But when the time came I explained to him that he would have fun then I'd return after snack. I introduced him to his key worker and showed her a few of the signs that he used. He surprised us all when he went into pre school on his first hour of settling in and did not cry at all. He then started school a year later and again had no problems settling.
Now he is in yr1, he is still a real mummy's boy but he is also an independent happy well settled at school little boy. smile
I feel that I gave him self confidence by showing him how much he is loved and valued and that he could trust that I will always be there for him. I really believe that knowing this from a young age has given him confidence later on. So please don't listen to others who say you are making future life difficult for him. Listen to your instincts, you sound like a great parent grin

Fightlikeagirl Sat 09-Mar-13 16:24:21

Also as others have said, your son may well be totally different with the nanny than with you, with things like sleeping etc.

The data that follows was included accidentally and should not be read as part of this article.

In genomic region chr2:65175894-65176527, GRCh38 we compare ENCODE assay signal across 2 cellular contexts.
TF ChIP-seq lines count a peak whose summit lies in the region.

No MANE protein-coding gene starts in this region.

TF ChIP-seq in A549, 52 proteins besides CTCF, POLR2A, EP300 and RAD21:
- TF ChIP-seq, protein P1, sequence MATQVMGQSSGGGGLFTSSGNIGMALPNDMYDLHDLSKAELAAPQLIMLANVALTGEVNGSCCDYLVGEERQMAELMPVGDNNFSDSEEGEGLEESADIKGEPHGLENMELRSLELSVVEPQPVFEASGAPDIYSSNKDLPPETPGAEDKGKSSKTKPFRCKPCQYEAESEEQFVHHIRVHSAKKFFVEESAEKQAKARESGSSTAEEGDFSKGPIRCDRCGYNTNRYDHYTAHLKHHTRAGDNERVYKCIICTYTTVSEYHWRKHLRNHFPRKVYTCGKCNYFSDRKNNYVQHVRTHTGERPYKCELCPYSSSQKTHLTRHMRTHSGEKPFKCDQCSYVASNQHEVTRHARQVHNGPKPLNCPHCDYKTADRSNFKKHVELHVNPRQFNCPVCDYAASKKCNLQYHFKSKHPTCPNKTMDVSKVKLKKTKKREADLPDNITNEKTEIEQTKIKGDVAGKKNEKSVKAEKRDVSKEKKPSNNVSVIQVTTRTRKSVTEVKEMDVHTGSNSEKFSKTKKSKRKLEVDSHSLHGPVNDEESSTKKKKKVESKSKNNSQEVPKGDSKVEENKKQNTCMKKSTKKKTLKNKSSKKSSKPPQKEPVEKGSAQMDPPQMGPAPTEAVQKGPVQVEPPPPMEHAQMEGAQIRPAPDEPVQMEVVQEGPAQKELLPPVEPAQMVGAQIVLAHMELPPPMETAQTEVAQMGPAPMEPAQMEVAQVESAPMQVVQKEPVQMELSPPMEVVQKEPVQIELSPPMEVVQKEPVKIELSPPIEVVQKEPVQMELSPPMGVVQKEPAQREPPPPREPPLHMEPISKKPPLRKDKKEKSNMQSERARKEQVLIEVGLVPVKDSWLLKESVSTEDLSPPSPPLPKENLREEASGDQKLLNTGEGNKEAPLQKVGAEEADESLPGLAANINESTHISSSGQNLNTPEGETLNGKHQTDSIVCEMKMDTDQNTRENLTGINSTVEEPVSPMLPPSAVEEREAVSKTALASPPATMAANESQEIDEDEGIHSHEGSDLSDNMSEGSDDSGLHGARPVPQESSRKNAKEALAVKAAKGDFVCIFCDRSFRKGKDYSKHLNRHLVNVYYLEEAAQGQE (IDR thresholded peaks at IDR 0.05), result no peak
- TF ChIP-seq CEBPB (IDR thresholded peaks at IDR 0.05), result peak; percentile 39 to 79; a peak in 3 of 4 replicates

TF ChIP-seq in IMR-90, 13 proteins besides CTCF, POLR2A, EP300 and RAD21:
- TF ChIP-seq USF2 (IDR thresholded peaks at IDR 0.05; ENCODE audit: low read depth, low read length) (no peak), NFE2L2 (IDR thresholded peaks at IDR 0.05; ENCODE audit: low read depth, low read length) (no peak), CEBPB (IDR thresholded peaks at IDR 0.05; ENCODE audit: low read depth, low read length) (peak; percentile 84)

One of my mindees mum has real trouble getting him to sleep at home but at my house he goes to sleep with no problems at all.

Welovegrapes Tue 12-Mar-13 21:41:14

Message withdrawn at poster's request.

ReetPetit Tue 12-Mar-13 21:48:32

oh dear op sad yes, i think it's only fair. as your ds has addional needs and your parenting style is obviously not for everyone - i really think you should make it clear in the ad. that way you won't have to keep going through the rejection which you have experienced this time, which obviously is really hard when it's your child - good luck with it.